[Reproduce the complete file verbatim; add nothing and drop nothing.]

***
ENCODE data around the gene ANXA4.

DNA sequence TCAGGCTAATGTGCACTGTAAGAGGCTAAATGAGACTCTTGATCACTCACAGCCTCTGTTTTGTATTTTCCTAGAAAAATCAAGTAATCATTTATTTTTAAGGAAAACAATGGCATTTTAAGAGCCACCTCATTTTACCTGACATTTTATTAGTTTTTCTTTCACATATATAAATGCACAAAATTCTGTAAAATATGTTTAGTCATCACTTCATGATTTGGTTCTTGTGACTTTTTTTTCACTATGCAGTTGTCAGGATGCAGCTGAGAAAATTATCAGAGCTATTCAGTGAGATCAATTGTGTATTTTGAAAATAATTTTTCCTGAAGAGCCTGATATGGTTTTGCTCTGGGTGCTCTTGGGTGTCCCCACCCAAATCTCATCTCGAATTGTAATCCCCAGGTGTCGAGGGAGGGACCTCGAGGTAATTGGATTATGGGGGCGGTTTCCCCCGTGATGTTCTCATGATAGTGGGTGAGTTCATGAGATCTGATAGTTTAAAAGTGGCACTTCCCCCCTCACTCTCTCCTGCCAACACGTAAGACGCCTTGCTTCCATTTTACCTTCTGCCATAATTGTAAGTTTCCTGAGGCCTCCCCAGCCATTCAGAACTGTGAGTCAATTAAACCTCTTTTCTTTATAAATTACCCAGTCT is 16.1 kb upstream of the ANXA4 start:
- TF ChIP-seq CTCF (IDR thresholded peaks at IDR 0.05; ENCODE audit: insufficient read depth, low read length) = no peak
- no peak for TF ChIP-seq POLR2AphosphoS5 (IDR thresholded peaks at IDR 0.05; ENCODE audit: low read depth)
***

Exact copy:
ENCODE data around the gene ANXA4.

DNA sequence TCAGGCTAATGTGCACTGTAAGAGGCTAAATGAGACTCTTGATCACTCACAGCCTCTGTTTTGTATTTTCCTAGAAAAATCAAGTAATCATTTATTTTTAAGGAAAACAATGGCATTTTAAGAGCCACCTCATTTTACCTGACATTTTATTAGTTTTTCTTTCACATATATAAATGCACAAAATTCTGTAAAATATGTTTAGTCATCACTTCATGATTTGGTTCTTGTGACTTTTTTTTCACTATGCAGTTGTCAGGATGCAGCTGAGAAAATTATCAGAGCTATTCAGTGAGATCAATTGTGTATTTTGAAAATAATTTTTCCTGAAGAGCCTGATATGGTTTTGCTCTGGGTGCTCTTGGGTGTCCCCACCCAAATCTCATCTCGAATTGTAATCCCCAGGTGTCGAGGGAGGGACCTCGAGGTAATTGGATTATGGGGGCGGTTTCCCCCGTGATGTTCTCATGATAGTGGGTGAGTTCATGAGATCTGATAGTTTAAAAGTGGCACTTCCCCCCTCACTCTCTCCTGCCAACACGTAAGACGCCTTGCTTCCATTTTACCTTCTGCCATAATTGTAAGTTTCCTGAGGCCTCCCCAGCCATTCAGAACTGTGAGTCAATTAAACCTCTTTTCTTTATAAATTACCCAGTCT is 16.1 kb upstream of the ANXA4 start:
- TF ChIP-seq CTCF (IDR thresholded peaks at IDR 0.05; ENCODE audit: insufficient read depth, low read length) = no peak
- no peak for TF ChIP-seq POLR2AphosphoS5 (IDR thresholded peaks at IDR 0.05; ENCODE audit: low read depth)